Hazardous Electronic Waste Substances

On October 7, 2011, in E Waste Management, by Jitendra

E-waste is a new problem which most modern societies are facing today. Electronic wastes are accumulating rapidly given the evolving technologies and the high rate of obsolescence of older generation of technologies. Again, the developed countries are dumping obsolete technologies in developing countries. This is leading to e-wastes accumulating in developing countries who are not equipped to handle the proper disposal of such waste products.

Most of the e-waste that is generated is based on computer components. These can be reused to make new computer products while in some cases, the metals which are used in making such components are reused in different applications such as in jewelry, flatware, construction and other uses.

Hazardous Electronic Waste Substances In most of such electrical and electronic appliances the common toxic materials that are commonly found are epoxy resins, PVC, PCBs, plastics, lead, copper, beryllium, iron, aluminum, lead, copper amongst other metals. Again, mercury, cadmium, thallium are other elements which can be found in such appliances which are especially toxic to the environment and to public health.

Other forms of toxic elements in electrical and electronic equipments are antimony, arsenic, cobalt, geranium, gold, lithium, manganese, nickel, palladium, platinum, rhodium, selenium, silver, cobalt and others. Most electronic components consist of lead and tin in soldering and copper in the wires and circuit boards.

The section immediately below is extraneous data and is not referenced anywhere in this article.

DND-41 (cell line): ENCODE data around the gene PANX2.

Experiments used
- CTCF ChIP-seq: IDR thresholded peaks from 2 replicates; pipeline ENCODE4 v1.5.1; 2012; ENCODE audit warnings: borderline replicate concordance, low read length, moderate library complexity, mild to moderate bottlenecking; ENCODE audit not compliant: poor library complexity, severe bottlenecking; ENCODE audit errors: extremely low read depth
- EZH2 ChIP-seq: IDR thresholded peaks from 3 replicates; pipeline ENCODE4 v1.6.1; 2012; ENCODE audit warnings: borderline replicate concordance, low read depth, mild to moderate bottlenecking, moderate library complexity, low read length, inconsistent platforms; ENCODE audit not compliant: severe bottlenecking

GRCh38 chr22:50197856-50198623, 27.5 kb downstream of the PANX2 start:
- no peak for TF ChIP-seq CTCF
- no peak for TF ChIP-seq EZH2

Mercury is one of the hazardous substances found in fluorescent tubes, flat screen monitors, switches and other appliances. Mercury can cause diseases such as memory loss, sensory impairment, muscle weakness in humans and in animals can lead to reduced fertility, slower growth and development and even death. Sulphur is another form of chemical often found in lead batteries. This can cause several harmful effects on health such as liver, brain, kidney damages and so forth.

Cadmium is another hazardous substance which when not properly recycled, can seep into the soil and harm microorganisms and disrupt the soil ecosystem. Waste sites where such substances are found and in proximity areas where related factories ae present can lead to severe lung damage and kidney damage. Lead is already known to be lethal on human health on various accounts including carcinogenic causes.

Thus, these are some of the hazardous substances which form the e-wastes. Proper disposal of waste substances and waste management is thus necessary for prevention of spreading toxicity in the environment and for the preservation of animal and human health.

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